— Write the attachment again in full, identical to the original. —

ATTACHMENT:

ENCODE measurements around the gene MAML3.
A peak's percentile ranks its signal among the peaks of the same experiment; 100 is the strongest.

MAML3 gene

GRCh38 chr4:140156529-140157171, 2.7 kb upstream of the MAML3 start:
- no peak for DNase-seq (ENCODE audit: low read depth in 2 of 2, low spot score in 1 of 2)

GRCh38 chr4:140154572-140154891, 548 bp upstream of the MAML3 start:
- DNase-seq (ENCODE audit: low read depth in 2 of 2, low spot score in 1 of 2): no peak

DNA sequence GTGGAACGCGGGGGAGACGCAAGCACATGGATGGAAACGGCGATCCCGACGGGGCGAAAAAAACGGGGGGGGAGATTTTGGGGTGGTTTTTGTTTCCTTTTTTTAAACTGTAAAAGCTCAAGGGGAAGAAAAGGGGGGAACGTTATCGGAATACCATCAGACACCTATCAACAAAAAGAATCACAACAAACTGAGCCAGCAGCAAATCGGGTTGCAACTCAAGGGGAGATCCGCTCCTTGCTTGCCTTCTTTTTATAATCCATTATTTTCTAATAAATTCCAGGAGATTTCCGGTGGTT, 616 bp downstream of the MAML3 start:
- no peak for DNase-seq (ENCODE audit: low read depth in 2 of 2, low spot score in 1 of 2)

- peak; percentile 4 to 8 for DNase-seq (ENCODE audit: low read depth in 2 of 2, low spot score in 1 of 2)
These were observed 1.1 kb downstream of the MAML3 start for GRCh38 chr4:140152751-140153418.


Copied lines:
ENCODE measurements around the gene MAML3.
A peak's percentile ranks its signal among the peaks of the same experiment; 100 is the strongest.

MAML3 gene

GRCh38 chr4:140156529-140157171, 2.7 kb upstream of the MAML3 start:
- no peak for DNase-seq (ENCODE audit: low read depth in 2 of 2, low spot score in 1 of 2)

GRCh38 chr4:140154572-140154891, 548 bp upstream of the MAML3 start:
- DNase-seq (ENCODE audit: low read depth in 2 of 2, low spot score in 1 of 2): no peak

DNA sequence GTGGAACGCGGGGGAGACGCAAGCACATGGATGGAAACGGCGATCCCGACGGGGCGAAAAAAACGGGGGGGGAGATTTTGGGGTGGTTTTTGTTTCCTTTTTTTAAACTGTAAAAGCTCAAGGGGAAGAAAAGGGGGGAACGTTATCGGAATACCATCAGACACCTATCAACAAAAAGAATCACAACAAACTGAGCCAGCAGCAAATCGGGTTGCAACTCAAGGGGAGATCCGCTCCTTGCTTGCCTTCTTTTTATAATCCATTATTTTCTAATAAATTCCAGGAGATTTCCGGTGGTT, 616 bp downstream of the MAML3 start:
- no peak for DNase-seq (ENCODE audit: low read depth in 2 of 2, low spot score in 1 of 2)

- peak; percentile 4 to 8 for DNase-seq (ENCODE audit: low read depth in 2 of 2, low spot score in 1 of 2)
These were observed 1.1 kb downstream of the MAML3 start for GRCh38 chr4:140152751-140153418.